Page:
I replied at Stox on this hand, but decided to do a bit more work on it and came up with some interesting numbers.
Calling is out of the question. I hope I don't have to explain why.
If we shove and he folds, it's clearly good for us. But he just made a committing 4-bet and I think a tight reg will know that. He has no intention of folding.
There's 8+33+2 = $43 of dead money in the pot when the action gets back to us, and the stacks are effectively 100BB deep. If we shove and he calls, the money we stand to win is $43 + $200 (his stack) and the money we risk is $167 (the rest of our effective stack).
So we risk $167 to win $243. How often do we need to win to break even?
243:167 = 1.46:1, or about 41%. Actually slightly less, but we don't want to break even, we want to how a profit. So let's go with 41%.
... and now we construct his range:
Equity versus only AA and KK: 18%
Equity versus AA,KK and QQ: 31%
Equity versus AA, KK, QQ and AK: 38%
Equity versus JJ+,AK: 40%
Yeah, this is scary close. The question we're asking here is "is JJ in his range?" and "in that case, is JJ as likely as AA?"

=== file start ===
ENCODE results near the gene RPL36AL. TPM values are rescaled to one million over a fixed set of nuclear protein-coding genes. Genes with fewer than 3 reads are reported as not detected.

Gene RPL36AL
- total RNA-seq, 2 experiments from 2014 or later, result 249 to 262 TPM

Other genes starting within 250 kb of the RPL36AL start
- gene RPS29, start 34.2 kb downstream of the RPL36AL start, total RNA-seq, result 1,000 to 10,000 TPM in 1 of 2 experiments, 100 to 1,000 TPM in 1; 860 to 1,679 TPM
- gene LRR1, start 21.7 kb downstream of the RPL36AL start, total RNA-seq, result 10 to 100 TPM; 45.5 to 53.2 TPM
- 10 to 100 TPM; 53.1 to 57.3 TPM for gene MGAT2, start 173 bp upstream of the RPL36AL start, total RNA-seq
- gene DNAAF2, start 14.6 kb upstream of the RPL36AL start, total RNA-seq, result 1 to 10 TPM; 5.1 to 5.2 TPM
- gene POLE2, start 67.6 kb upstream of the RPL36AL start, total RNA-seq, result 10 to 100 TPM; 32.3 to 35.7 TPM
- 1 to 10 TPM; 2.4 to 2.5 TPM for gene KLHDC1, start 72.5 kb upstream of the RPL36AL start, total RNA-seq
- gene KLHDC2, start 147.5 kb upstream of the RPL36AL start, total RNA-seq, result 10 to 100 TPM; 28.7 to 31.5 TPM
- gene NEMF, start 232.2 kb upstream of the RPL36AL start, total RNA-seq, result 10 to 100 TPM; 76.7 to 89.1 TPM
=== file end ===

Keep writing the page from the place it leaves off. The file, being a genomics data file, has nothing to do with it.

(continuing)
For shits and giggles, a range that includes AQs: 43% to win.
This is where recent history versus this opponent comes in. If we're perceived as reckless, he might be 4-betting AA here hoping that you'll come along with a lot of crap. But if you've been playing somewhat tightly, then wouldn't he flat at least some of the time with aces here?
Then, again, he just made a committing 4-bet. With a very optimistic range, we're showing a profit. With anything but an optimistic range, we're not. So I revise my StoxPoker answer and change it to "fold." But it's close.
In the words of Eric Cartman, it's hella close.
If there's some chance of him tilting or pulling a "iknowthatyouknowthatiknow" outlevelling bluff, it's a snap call.